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Journal American Rhododendron Society

Current Editor:
Dr. Glen Jamieson ars.editor@gmail.com


Volume 36, Number 1
Winter 1982

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A Tour of the Joseph B. Gable Farm and Nursery
George Ring

       The Joseph Gable farm and nursery is in Stewartstown, Pa., a small rural farming community some 40 miles north of Baltimore, MD. From convention headquarters in Bethesda, Maryland, it is about 1 hours by bus. A box lunch will be served on the tour.
        Historically, Mr. Gable farmed grain, hay and potatoes, and grew apples, after returning in 1919 from the First World War. Sometime in the 1920's, Mr. Gable decided to become a nurseryman. From that time, farming at Gable's decreased in importance while the nursery business gradually expanded. At first, plants available from the nursery included typical landscaping varieties of conifers and other ornamental trees and shrubs. Rhododendrons in his first listing were mainly collected-in-the-wild R. maximum and deciduous native azaleas. In the 1920's and 1930's, Mr. Gable received seed of rhododendron species collected by plant hunters in expeditions to the Far East. Out of more than 300 species tried, most succumbed to the rigors of the Stewartstown climate. However, the survivors formed a solid base for Mr. Gable's extensive hybridizing which continued some 40 years.
        Hybrid seedlings were planted in thinned-out woods to fend for themselves. The finest of the survivors of the earlier planting, evaluated over many years were propagated by rooted scions and grafts, and have gradually found their way into the general nursery trade and into specialists' gardens.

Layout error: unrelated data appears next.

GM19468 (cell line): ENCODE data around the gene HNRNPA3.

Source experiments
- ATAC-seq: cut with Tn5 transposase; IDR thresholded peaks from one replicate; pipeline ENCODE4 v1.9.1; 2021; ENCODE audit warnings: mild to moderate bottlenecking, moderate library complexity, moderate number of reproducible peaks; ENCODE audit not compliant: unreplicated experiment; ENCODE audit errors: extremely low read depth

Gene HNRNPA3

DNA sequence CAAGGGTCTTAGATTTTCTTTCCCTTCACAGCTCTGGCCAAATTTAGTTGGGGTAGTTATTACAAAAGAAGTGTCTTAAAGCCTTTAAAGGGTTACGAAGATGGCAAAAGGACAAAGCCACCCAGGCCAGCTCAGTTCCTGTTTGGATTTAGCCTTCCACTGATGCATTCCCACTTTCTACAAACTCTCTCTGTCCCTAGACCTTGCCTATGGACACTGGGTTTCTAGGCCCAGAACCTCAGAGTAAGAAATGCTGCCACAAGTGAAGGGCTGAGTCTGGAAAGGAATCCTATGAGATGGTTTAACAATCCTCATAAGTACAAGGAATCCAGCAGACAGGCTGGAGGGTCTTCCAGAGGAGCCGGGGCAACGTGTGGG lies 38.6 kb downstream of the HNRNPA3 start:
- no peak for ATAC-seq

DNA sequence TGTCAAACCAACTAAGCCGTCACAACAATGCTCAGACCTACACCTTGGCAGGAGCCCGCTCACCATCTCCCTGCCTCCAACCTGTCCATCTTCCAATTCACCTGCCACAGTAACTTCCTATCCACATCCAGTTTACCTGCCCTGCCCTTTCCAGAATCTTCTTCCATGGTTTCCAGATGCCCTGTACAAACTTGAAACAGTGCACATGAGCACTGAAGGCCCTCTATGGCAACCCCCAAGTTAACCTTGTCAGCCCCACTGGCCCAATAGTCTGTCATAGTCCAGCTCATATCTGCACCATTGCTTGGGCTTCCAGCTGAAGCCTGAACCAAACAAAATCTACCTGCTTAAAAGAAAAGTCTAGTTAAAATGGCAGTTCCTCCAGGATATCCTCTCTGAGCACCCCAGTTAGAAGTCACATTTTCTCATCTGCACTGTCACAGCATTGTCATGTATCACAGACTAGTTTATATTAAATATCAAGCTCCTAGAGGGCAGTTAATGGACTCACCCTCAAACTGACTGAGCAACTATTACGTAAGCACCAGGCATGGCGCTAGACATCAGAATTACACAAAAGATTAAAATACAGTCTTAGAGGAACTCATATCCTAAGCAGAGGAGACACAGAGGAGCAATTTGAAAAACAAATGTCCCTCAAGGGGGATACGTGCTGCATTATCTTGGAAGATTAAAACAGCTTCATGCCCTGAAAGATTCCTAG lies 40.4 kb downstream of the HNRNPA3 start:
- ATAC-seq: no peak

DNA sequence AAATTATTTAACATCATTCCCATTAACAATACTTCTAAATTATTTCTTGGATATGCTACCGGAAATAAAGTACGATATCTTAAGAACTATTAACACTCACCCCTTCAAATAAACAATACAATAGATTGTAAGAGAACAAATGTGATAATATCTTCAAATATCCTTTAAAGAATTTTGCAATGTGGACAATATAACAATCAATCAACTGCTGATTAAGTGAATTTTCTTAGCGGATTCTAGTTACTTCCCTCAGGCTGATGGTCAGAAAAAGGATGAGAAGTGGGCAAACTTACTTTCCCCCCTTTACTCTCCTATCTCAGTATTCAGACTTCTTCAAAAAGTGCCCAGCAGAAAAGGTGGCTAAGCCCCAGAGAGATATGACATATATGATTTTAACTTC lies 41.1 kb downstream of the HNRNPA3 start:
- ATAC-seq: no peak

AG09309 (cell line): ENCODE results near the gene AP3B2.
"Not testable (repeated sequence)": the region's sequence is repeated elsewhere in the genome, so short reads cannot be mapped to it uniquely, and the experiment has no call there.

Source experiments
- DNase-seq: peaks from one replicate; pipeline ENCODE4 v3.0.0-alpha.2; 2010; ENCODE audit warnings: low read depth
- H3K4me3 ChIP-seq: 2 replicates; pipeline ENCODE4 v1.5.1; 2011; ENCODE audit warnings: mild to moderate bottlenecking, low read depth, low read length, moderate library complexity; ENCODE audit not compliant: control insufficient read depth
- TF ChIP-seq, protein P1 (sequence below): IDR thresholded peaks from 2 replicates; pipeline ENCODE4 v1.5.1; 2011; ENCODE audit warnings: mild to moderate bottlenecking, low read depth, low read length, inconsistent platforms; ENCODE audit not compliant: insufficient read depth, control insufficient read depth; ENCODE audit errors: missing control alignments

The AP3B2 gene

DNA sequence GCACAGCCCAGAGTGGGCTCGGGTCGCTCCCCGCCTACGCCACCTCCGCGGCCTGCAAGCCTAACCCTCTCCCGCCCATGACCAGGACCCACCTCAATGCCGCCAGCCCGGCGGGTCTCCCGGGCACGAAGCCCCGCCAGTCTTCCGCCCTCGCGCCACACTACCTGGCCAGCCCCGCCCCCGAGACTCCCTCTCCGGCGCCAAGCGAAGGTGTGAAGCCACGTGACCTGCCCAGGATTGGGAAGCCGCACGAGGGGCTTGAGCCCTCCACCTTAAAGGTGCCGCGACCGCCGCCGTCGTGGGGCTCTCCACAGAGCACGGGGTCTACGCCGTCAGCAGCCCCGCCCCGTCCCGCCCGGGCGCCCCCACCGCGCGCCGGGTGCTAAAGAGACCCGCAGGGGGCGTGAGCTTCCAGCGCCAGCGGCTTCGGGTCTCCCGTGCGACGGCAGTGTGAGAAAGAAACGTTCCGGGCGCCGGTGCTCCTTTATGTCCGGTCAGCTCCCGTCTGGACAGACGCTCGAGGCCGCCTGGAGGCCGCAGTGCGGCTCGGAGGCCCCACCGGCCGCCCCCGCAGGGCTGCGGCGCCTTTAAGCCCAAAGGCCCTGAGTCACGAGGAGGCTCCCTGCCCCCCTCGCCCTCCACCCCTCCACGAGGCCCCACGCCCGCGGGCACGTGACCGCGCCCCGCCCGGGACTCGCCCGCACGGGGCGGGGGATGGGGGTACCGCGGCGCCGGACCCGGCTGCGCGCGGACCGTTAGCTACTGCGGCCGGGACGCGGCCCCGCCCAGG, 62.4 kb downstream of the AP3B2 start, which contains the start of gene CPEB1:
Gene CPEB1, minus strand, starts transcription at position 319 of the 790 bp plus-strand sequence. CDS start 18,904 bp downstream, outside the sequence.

Many of the original selected plants are still growing in the woods. More recent selections and propagations from selected older hybrids grace the lawn and landscaping around the Gable farmhouse. It is a short 10-minute walk from the farm-house to the woods where there are some 6 or 7 acres of mature rhododendrons under tall oaks. In the woods most of the plants are not labeled, but good progress has been made in identifying many of them from Mr. Gable's notes and files.
        Around the house, most of the rhododendrons are labeled. Mr. Gable's careful record-keeping and astute observations enabled C.A. Bowers and Dr. David Leach to include documented data on the performance and quality of many species and hybrids in their books on rhododendrons. (R. fortunei, R. griersonianum, R. catawbiense, R. maximum, R. brachycarpum, R. haematodes, R. metternichii, and a few other species are prominent in the parentage of Gable rhododendrons. The character of R. yakushimanum can be recognized in a number of selected Gable hybrids.)
        Depending on the season, plants which may be in bloom at tour time include R. mucronulatum, 'Gable's Pioneer', R. schlippenbachii, 'David Gable', R. metternichii, R. adenopodum, R. augustinii (Gable hardy form), R. fortunei, R. houlstonii, R. vernicosum Aff. R. 18139, R. reticulatum, R. hippophaeoides and others.


Volume 36, Number 1
Winter 1982

DLA Ejournal Home | JARS Home | Table of Contents for this issue | Search JARS and other ejournals